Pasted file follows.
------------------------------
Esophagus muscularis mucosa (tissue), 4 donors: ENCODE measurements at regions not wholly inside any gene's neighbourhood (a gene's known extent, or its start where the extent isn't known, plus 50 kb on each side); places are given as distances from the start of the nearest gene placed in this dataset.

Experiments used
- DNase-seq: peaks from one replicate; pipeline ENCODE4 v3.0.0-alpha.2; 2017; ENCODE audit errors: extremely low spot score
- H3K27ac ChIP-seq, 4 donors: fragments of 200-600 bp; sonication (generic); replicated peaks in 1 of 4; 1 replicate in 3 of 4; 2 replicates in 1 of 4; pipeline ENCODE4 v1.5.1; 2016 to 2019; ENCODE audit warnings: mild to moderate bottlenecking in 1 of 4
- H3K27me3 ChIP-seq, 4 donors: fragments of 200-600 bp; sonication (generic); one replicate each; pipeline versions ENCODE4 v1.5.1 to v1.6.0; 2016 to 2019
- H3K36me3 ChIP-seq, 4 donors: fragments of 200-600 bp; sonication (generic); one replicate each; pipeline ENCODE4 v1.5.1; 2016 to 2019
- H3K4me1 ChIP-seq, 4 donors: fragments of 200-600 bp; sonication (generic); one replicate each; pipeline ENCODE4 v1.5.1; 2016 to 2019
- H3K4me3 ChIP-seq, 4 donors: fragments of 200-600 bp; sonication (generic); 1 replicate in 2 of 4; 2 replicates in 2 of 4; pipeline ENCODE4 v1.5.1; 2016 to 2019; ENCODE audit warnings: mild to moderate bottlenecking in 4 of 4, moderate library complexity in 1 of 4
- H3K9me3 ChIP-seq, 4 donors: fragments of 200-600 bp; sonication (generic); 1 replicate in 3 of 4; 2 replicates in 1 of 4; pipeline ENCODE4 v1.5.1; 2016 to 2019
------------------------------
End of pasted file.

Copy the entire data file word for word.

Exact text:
Esophagus muscularis mucosa (tissue), 4 donors: ENCODE measurements at regions not wholly inside any gene's neighbourhood (a gene's known extent, or its start where the extent isn't known, plus 50 kb on each side); places are given as distances from the start of the nearest gene placed in this dataset.

Experiments used
- DNase-seq: peaks from one replicate; pipeline ENCODE4 v3.0.0-alpha.2; 2017; ENCODE audit errors: extremely low spot score
- H3K27ac ChIP-seq, 4 donors: fragments of 200-600 bp; sonication (generic); replicated peaks in 1 of 4; 1 replicate in 3 of 4; 2 replicates in 1 of 4; pipeline ENCODE4 v1.5.1; 2016 to 2019; ENCODE audit warnings: mild to moderate bottlenecking in 1 of 4
- H3K27me3 ChIP-seq, 4 donors: fragments of 200-600 bp; sonication (generic); one replicate each; pipeline versions ENCODE4 v1.5.1 to v1.6.0; 2016 to 2019
- H3K36me3 ChIP-seq, 4 donors: fragments of 200-600 bp; sonication (generic); one replicate each; pipeline ENCODE4 v1.5.1; 2016 to 2019
- H3K4me1 ChIP-seq, 4 donors: fragments of 200-600 bp; sonication (generic); one replicate each; pipeline ENCODE4 v1.5.1; 2016 to 2019
- H3K4me3 ChIP-seq, 4 donors: fragments of 200-600 bp; sonication (generic); 1 replicate in 2 of 4; 2 replicates in 2 of 4; pipeline ENCODE4 v1.5.1; 2016 to 2019; ENCODE audit warnings: mild to moderate bottlenecking in 4 of 4, moderate library complexity in 1 of 4
- H3K9me3 ChIP-seq, 4 donors: fragments of 200-600 bp; sonication (generic); 1 replicate in 3 of 4; 2 replicates in 1 of 4; pipeline ENCODE4 v1.5.1; 2016 to 2019